You submit a proposal for your multi-site project and the system in place demands that you deliver what was promised but your budget is now cut in half. Now you realize that there is no possible way to deliver what is wanted with so few resources. What do you do?


2MCs for Post-docs

Intellectual Property Issues

You are a post-doc and you are hoping to get a bit of assistance from a researcher with more experience. The individual that you found brings a Ph.D. student along and after the collaboration is done they publish a paper with the Ph.D. student as the first author. You are thanked in the footnotes. What do you do?


2MCs for Graduate students

A Delicate Negotiation

You are a Ph.D. Student working with a student from another university on a collaborative grant. You shared a theoretical framework that you had developed with the other student, and then did not hear anything in response. After a while, the student finally shared a copy of her dissertation with you. You noticed that she had used your theoretical framework without attribution. What do you do?

Authorship Prestige

Your advisor asks you to add a lab technician as another author for a research paper, even though the technician did not do any work on this particular paper. Your advisor tells you that you need to do this for the technician who is attempting to get admitted into graduate school. What do you do?


You are a grad student who has written a computer program to help your advisor. A visiting faculty member comes to work temporarily in the lab and brings a set of data that the two of you analyze together using your program. The visiting faculty member then publishes a paper and does not give you credit. What do you do?

The Power Of Documentation

You are a graduate student working with a colleague on a manuscript. During the later stages of the project, you realize that your colleague removed a reference that was appropriate for the techniques used during the study and substituted it for a reference to their thesis, which appears to not match with the techniques used during the study. She also added her Ph.D. advisor to the paper, although the advisor had not contributed anything to the manuscript. What do you do?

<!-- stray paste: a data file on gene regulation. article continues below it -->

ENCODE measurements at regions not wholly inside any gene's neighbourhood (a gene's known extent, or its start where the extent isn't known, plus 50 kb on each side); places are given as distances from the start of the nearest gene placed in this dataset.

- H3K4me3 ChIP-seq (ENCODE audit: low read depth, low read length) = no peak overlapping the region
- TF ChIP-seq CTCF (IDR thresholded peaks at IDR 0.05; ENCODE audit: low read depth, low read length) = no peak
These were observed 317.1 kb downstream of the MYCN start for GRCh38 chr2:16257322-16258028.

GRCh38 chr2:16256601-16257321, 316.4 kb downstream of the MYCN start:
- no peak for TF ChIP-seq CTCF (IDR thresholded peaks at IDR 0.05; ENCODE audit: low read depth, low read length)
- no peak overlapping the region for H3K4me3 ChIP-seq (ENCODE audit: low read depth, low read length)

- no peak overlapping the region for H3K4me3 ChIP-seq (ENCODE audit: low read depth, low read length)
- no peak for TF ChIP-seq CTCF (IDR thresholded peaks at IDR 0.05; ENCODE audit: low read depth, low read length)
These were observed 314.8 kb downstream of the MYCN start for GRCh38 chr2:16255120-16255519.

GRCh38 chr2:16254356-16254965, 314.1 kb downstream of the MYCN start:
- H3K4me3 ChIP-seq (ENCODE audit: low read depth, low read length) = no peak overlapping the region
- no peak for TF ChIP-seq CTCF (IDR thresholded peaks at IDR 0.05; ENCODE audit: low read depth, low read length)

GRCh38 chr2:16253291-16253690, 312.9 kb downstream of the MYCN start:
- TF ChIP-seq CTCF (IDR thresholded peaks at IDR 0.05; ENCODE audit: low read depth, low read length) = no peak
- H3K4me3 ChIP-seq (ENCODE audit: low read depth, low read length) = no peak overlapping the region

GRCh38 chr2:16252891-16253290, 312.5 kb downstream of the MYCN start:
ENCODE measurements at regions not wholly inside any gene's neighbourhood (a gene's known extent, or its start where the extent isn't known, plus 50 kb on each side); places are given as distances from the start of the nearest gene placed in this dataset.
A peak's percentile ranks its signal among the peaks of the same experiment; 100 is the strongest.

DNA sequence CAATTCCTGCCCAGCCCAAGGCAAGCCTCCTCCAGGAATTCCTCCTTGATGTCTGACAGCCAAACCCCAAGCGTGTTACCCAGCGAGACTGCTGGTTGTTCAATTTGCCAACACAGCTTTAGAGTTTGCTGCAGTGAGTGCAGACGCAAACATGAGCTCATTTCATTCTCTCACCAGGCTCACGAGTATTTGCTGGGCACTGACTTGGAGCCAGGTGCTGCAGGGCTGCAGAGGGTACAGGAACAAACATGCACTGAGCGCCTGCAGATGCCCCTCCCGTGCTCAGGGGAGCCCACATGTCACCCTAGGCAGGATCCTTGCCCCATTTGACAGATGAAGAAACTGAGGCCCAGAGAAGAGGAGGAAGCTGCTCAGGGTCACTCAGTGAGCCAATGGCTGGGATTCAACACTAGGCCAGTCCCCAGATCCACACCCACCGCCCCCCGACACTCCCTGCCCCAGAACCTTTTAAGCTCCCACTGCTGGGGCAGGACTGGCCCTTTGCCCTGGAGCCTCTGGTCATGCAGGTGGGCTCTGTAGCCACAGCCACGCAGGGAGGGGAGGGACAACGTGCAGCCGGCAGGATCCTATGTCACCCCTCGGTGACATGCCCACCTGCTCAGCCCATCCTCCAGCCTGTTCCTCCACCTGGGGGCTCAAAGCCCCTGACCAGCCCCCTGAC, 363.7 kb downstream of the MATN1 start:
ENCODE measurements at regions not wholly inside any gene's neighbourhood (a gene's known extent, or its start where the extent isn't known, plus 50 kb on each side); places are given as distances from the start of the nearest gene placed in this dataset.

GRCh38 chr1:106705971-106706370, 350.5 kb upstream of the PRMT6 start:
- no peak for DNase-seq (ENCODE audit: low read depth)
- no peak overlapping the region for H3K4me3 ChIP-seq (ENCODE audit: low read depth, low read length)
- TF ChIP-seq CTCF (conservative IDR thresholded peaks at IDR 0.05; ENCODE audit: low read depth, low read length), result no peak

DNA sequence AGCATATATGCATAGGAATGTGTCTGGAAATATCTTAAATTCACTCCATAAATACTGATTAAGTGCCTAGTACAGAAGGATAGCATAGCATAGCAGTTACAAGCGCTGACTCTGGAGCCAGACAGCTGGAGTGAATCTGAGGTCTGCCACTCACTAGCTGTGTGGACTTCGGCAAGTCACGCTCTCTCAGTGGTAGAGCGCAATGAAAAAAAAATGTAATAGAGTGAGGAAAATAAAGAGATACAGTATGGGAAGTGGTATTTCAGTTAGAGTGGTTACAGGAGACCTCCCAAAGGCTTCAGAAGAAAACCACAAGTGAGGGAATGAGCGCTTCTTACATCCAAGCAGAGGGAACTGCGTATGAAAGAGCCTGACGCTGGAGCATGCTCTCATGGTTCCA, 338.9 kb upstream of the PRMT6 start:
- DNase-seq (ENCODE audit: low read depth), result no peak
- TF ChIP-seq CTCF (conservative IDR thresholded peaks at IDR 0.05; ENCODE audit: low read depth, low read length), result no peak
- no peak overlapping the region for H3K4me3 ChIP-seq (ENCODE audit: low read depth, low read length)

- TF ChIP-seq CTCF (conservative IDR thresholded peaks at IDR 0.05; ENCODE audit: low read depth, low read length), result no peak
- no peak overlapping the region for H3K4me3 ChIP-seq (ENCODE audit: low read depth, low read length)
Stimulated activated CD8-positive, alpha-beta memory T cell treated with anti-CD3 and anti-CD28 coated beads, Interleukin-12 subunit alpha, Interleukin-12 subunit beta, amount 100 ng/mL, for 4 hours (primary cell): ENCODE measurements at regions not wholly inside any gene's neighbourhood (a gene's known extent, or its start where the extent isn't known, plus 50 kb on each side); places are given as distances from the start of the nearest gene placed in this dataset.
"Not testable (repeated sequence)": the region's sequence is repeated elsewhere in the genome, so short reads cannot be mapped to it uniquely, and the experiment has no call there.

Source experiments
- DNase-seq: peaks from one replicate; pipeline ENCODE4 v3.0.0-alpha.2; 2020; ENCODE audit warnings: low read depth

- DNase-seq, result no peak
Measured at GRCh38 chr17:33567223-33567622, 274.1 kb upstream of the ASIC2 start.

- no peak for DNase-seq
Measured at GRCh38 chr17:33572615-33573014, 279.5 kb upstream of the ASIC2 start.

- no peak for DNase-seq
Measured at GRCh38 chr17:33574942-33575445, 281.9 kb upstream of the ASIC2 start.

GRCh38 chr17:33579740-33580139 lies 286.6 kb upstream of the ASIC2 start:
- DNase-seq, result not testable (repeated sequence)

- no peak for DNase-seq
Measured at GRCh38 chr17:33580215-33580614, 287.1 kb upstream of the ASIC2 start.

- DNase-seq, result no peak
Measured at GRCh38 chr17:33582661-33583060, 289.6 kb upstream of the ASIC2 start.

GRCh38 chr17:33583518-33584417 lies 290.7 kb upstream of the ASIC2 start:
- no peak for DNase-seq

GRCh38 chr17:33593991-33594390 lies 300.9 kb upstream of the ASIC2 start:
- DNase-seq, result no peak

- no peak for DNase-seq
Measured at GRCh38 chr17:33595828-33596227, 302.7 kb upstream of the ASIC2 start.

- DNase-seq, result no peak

2MCs for Publishing boards

Issues Journals Face

You are a board member of a prestigious journal. A manuscript submission comes to you that has a very small sample size, and you send back to the authors suggesting that they need more statistical power. The authors resubmit the paper after only a few weeks with a significantly larger sample, and exactly the same descriptive results (Mean and Standard Error). Statistically, this is impossible given the dramatic increase in sample size. What do you do?


2MCs for Staffs

Horses Will Not Always Drink

You are a statistical consultant. You work with scientists who seek your expertise in statistical analysis. Most of the time, however, they do not like your answer and will do the analysis their own way. You are generally credited on their research when it is published, whether or not they took your professional advice. So far most of the people do good work, however, the most recent study used techniques that were fundamentally misaligned with the data. What do you do?


Other 2MCs

Authorship (Graduate version)
You are a beginning graduate student, having started in the program six months ago. Your advisor hands you a manuscript by one of the postdocs in your group and asks you to check the correspondence between numbers in a data sheet and the paper and to proofread it carefully …

Authorship (Undergraduate version)
You are an undergraduate research intern, just starting in a lab. Your supervisor hands you a manuscript by a postdoc in the group and asks you to check the correspondence between numbers in a data sheet and the paper and to proofread it carefully …

Smoking Gun
You had just become a postdoc for a PI who gave me data on 50 subjects to work with. However, the research coordinator, who was resigning, told you that fMRI scans had only been done on 6 of the 50 subjects and that the results did not support the PI’s hypotheses …

Intellectual Property – Copyright
A scientist is invited to give a talk at a conference, sponsored in part by a US scientific organization and in part by a non-US scientific society. A condition of participating is to upload a manuscript containing the essence of the talk prior to the conference …